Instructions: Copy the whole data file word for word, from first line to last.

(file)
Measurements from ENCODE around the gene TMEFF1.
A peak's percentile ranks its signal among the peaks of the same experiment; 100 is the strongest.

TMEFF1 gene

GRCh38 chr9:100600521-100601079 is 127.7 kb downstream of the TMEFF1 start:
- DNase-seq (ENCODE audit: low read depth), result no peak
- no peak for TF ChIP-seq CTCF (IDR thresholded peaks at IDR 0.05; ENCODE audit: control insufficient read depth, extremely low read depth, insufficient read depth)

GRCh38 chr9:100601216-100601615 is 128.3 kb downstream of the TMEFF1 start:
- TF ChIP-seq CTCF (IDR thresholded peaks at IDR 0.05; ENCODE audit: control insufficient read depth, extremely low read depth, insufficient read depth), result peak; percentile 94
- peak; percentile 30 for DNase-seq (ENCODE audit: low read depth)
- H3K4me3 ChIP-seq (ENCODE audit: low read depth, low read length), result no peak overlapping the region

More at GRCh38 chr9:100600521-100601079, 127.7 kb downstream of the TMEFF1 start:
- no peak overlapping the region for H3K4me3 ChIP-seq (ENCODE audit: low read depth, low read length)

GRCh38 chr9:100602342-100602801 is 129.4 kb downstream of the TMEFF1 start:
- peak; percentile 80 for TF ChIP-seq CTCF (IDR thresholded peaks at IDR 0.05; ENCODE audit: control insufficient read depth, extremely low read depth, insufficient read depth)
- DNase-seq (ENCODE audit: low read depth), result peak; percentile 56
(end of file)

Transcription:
Measurements from ENCODE around the gene TMEFF1.
A peak's percentile ranks its signal among the peaks of the same experiment; 100 is the strongest.

TMEFF1 gene

GRCh38 chr9:100600521-100601079 is 127.7 kb downstream of the TMEFF1 start:
- DNase-seq (ENCODE audit: low read depth), result no peak
- no peak for TF ChIP-seq CTCF (IDR thresholded peaks at IDR 0.05; ENCODE audit: control insufficient read depth, extremely low read depth, insufficient read depth)

GRCh38 chr9:100601216-100601615 is 128.3 kb downstream of the TMEFF1 start:
- TF ChIP-seq CTCF (IDR thresholded peaks at IDR 0.05; ENCODE audit: control insufficient read depth, extremely low read depth, insufficient read depth), result peak; percentile 94
- peak; percentile 30 for DNase-seq (ENCODE audit: low read depth)
- H3K4me3 ChIP-seq (ENCODE audit: low read depth, low read length), result no peak overlapping the region

More at GRCh38 chr9:100600521-100601079, 127.7 kb downstream of the TMEFF1 start:
- no peak overlapping the region for H3K4me3 ChIP-seq (ENCODE audit: low read depth, low read length)

GRCh38 chr9:100602342-100602801 is 129.4 kb downstream of the TMEFF1 start:
- peak; percentile 80 for TF ChIP-seq CTCF (IDR thresholded peaks at IDR 0.05; ENCODE audit: control insufficient read depth, extremely low read depth, insufficient read depth)
- DNase-seq (ENCODE audit: low read depth), result peak; percentile 56